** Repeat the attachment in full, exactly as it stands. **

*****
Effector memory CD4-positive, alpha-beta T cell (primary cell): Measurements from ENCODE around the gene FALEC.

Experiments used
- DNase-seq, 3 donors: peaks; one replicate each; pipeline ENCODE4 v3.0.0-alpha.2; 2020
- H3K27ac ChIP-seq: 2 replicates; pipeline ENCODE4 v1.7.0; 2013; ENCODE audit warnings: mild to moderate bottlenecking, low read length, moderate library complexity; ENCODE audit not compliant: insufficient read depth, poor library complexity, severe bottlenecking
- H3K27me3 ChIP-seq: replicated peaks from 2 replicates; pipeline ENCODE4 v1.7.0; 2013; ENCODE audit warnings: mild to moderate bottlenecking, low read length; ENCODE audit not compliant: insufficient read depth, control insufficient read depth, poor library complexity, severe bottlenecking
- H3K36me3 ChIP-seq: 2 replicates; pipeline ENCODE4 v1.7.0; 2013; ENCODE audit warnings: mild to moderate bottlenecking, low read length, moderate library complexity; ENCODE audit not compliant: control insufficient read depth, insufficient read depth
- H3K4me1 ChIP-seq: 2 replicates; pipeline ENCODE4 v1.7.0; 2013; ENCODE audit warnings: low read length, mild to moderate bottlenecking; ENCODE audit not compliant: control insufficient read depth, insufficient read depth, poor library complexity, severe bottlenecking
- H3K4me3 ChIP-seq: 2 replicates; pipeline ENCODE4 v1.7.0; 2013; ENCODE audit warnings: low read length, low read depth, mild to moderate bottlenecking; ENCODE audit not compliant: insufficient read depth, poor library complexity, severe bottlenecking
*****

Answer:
Effector memory CD4-positive, alpha-beta T cell (primary cell): Measurements from ENCODE around the gene FALEC.

Experiments used
- DNase-seq, 3 donors: peaks; one replicate each; pipeline ENCODE4 v3.0.0-alpha.2; 2020
- H3K27ac ChIP-seq: 2 replicates; pipeline ENCODE4 v1.7.0; 2013; ENCODE audit warnings: mild to moderate bottlenecking, low read length, moderate library complexity; ENCODE audit not compliant: insufficient read depth, poor library complexity, severe bottlenecking
- H3K27me3 ChIP-seq: replicated peaks from 2 replicates; pipeline ENCODE4 v1.7.0; 2013; ENCODE audit warnings: mild to moderate bottlenecking, low read length; ENCODE audit not compliant: insufficient read depth, control insufficient read depth, poor library complexity, severe bottlenecking
- H3K36me3 ChIP-seq: 2 replicates; pipeline ENCODE4 v1.7.0; 2013; ENCODE audit warnings: mild to moderate bottlenecking, low read length, moderate library complexity; ENCODE audit not compliant: control insufficient read depth, insufficient read depth
- H3K4me1 ChIP-seq: 2 replicates; pipeline ENCODE4 v1.7.0; 2013; ENCODE audit warnings: low read length, mild to moderate bottlenecking; ENCODE audit not compliant: control insufficient read depth, insufficient read depth, poor library complexity, severe bottlenecking
- H3K4me3 ChIP-seq: 2 replicates; pipeline ENCODE4 v1.7.0; 2013; ENCODE audit warnings: low read length, low read depth, mild to moderate bottlenecking; ENCODE audit not compliant: insufficient read depth, poor library complexity, severe bottlenecking